Big East. Well before the Big 12 went into a state of emergency, this was the league that topped the endangered list. The Big Ten was rumored to be considering snatching two or more Big East teams -- and the league couldn't afford the losses. Today, the league membership remains identical to before the mergers and acquisitions began.
SEC. Strongest league in the land stood pat and won because of it. Change just for the sake of change was avoided.
Utah. With their expected inclusion into the Pac-10, the Utes finally have what two unbeaten seasons and BCS bowl victories in the last six years could not get them -- a clean shot at playing for a national title. After years of BCS busting, Sen. Orrin Hatch (R-Utah) is forced to find a new hobby.
Missouri. The Tigers retained conference affiliation, but at what price? They went from rumored Big Ten expansion targets to disdained Big 12 tagalongs. After it overplayed its Big Ten hand, Mizzou is being called out by folks around the Big 12 -- up to and including billionaire Oklahoma State booster T. Boone Pickens. This is the same dynamic as Lane Kiffin leaving Tennessee -- most Big 12 members believe Missouri isn't prestigious enough to do the jilting in this relationship.
Rutgers and Pittsburgh. They know a little how Missouri feels, having gone from reported Big Ten targets to just happy they still have membership in their old league. At least they didn't offend the Big East by actively pursuing an invitation that hasn't been forthcoming -- yet.
Colorado. The Buffaloes relocated to a more fitting league, but at a high cost. The cash-strapped school must pay a hefty Big 12 exit penalty and will not have the hoped-for revenue bonanza of a Pac-16 membership to offset the expense.
ACC. The good news: It didn't get raided during this realignment spasm. The bad news: None of its schools is attractive enough to raid. League is now free to return to figuring out how to become relevant in football.
Mountain West Conference. For a while, the future appeared BCS-bright for this league. Boise State was coming onboard, and it appeared to have a legit shot at picking up the survivors of a Big 12 break-up. Instead, the Big 12 stayed together and now the Pac-10 is snatching Utah. Back to the BCS kids' table.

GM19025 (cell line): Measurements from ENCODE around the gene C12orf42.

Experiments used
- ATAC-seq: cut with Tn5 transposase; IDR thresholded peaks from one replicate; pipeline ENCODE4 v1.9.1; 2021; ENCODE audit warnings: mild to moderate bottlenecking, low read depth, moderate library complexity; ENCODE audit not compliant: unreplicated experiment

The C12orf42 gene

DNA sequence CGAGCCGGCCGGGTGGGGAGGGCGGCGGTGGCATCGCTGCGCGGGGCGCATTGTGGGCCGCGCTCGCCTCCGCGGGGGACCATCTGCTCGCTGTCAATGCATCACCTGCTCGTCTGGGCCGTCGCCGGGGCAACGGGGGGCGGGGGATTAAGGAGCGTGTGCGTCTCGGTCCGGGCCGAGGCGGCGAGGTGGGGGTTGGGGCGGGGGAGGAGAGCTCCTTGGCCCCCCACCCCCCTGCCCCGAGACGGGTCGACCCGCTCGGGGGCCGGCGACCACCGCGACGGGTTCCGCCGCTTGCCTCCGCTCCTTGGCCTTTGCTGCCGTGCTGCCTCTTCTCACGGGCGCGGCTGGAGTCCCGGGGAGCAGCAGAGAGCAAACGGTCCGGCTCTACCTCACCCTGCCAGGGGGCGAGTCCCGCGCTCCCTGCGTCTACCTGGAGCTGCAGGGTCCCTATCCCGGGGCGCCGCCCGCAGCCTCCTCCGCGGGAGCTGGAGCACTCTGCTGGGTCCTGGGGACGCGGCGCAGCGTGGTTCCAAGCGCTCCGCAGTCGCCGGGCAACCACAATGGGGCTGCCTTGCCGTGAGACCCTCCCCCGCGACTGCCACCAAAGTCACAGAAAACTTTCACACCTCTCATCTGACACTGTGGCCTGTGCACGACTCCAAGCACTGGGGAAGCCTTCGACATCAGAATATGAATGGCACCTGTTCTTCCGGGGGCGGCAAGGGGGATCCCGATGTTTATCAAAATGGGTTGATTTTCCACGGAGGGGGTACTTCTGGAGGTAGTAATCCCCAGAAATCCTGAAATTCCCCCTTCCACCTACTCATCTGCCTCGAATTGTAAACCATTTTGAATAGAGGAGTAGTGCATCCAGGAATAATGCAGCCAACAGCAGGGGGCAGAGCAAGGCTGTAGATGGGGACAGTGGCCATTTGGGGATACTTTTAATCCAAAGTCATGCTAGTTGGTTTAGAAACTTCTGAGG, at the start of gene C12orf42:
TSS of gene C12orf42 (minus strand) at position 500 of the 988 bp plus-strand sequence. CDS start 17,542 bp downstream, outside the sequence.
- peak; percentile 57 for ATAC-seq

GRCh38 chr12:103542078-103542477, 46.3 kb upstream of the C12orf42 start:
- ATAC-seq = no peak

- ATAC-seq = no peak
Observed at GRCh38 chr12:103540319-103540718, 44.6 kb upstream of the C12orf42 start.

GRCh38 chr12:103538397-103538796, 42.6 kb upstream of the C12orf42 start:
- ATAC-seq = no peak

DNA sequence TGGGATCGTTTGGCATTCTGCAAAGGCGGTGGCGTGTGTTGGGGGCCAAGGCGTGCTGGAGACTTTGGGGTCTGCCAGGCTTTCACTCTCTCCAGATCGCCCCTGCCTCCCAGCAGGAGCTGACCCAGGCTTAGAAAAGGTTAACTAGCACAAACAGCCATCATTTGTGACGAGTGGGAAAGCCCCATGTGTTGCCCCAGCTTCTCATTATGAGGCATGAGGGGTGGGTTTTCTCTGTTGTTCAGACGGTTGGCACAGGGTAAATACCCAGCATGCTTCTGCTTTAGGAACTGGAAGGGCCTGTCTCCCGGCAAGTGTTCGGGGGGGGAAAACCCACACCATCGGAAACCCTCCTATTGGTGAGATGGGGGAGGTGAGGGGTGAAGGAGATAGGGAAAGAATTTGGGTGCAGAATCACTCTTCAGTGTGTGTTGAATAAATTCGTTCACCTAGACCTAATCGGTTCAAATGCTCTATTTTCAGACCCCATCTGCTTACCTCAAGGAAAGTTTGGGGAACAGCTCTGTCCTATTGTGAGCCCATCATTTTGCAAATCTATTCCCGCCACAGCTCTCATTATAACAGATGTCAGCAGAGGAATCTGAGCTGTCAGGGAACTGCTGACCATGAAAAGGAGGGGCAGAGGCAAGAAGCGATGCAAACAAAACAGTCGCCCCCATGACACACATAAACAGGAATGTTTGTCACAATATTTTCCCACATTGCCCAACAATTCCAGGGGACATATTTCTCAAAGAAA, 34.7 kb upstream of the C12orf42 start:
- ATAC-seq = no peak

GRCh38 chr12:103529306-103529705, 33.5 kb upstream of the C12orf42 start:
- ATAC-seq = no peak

Baylor. The Bears had been riding the coattails of their more accomplished in-state brethren for decades. But Texas, Texas A&M and Texas Tech were ready, willing and apparently able to jettison underperforming Baylor if the Pac-16 move had come to pass. The Bears know now they are more expendable than ever.
The Western Athletic Conference. It loses kingpin Boise State, and has no adequate replacement in sight. WAC now in danger of dropping to MAC level of competitiveness and clout.
Playoff proponents. A metamorphosis toward four super conferences is a bad idea. But if the ends justify the means, this also would have significantly enhanced the prospects of a playoff in the near future. With the BCS status quo intact (for now), a playoff remains wishful thinking.
College basketball. The sport has never been more brutally disrespected as it was during this realignment phase. Not a single decision was made with hoops in mind, showing just how much it is dwarfed by King Football.
Twitter. The maddeningly fluid conference proceedings did not lend themselves to the immediacy of this social medium. Half-baked, erroneous and premature "scoops" flew around the Twittersphere day after day, at dizzying speed and volume. Useful and reliable information was out there, but often it was buried beneath bewildering sound and fury and stupidity coming from all corners.
Pat Forde is a senior writer for ESPN.com. He can be reached at ESPN4D@aol.com.